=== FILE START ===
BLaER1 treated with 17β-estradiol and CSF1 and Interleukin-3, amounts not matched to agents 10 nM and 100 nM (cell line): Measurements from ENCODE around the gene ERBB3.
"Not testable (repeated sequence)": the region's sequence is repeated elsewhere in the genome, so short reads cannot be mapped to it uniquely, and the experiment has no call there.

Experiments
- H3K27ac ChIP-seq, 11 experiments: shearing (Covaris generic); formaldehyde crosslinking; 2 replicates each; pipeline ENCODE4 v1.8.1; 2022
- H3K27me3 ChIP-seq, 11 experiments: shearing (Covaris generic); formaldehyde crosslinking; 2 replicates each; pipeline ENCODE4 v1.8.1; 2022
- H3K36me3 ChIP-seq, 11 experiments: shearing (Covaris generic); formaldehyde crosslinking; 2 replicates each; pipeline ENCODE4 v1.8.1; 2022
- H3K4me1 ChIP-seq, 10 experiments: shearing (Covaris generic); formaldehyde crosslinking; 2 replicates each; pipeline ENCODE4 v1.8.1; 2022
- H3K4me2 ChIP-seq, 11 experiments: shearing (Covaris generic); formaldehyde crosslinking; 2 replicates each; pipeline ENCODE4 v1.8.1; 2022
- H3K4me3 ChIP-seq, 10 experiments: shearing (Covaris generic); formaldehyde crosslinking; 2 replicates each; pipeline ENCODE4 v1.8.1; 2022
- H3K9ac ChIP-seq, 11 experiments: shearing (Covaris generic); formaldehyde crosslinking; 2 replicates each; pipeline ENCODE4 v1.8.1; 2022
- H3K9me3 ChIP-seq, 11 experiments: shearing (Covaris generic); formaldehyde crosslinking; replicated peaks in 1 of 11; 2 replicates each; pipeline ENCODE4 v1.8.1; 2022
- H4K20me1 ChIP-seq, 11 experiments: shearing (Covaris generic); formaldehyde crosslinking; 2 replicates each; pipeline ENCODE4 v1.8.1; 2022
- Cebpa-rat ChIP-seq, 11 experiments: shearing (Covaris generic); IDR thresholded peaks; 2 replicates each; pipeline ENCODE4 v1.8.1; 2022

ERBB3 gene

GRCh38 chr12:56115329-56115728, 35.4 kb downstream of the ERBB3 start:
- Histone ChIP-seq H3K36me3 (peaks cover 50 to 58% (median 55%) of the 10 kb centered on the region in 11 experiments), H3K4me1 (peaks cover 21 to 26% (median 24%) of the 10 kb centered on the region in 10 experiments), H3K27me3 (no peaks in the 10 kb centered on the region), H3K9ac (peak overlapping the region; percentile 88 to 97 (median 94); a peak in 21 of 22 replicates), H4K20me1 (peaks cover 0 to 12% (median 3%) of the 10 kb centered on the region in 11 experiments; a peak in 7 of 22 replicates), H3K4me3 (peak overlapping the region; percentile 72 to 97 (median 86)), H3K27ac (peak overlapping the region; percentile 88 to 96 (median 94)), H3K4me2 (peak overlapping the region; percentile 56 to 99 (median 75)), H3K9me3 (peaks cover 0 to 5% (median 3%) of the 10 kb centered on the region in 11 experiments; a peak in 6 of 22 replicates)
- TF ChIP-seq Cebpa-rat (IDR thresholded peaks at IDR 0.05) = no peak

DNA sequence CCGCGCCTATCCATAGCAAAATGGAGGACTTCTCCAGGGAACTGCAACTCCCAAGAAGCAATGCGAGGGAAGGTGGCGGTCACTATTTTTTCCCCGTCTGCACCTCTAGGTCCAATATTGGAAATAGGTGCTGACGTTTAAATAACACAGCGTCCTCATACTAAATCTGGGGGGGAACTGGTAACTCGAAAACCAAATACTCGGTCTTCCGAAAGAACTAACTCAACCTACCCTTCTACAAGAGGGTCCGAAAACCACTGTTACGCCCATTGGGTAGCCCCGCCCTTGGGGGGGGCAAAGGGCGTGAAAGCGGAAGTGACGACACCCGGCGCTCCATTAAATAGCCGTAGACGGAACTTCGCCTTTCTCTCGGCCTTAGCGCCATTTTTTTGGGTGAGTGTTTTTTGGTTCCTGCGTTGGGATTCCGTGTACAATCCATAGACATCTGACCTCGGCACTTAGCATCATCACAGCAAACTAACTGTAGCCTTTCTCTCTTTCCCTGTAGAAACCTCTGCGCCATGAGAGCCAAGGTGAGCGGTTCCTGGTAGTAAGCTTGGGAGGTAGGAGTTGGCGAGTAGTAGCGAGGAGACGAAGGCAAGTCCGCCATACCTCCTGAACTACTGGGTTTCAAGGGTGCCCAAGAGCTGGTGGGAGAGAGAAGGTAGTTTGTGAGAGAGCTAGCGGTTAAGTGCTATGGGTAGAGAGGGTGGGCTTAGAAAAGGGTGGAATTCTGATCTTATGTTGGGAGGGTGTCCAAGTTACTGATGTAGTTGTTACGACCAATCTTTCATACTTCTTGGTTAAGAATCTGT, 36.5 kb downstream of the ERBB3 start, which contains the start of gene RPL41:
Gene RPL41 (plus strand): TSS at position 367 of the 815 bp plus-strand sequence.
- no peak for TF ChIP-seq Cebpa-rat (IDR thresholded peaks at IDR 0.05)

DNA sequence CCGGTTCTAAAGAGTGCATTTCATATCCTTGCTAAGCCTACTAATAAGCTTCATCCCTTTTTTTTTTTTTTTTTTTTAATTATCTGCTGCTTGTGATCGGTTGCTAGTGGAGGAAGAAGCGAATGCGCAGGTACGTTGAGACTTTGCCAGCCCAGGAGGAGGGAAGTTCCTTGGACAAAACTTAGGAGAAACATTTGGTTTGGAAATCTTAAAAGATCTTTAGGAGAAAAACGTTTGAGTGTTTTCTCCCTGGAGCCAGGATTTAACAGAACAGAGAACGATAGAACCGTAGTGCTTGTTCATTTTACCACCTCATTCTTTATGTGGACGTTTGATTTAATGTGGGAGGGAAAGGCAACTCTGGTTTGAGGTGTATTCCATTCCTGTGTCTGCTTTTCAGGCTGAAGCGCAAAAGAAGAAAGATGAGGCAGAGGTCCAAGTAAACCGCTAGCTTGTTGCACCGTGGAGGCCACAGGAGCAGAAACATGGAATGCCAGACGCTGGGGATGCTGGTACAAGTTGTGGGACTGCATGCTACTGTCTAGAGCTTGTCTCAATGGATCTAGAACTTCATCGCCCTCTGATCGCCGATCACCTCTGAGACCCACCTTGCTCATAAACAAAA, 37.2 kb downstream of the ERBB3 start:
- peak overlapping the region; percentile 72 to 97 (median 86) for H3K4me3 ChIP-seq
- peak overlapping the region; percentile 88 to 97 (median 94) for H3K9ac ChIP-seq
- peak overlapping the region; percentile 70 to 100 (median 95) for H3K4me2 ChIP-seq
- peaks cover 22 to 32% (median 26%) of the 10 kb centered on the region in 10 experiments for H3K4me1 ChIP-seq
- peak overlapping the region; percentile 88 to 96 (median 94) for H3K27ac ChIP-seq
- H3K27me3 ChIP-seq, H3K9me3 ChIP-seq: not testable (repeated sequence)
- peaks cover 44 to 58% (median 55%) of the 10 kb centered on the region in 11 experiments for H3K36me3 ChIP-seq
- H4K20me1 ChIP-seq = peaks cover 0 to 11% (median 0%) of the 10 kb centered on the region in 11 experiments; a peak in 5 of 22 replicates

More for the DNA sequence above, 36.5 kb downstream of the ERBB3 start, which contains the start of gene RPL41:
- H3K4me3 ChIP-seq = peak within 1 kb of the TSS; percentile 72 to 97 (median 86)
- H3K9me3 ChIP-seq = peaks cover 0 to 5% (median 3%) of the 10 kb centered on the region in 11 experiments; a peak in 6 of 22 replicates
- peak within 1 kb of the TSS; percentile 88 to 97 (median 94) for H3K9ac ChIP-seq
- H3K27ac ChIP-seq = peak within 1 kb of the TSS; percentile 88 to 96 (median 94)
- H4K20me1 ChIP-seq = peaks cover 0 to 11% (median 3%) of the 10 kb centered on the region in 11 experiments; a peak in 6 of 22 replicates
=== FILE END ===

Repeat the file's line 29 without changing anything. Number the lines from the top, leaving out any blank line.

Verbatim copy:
- H4K20me1 ChIP-seq = peaks cover 0 to 11% (median 0%) of the 10 kb centered on the region in 11 experiments; a peak in 5 of 22 replicates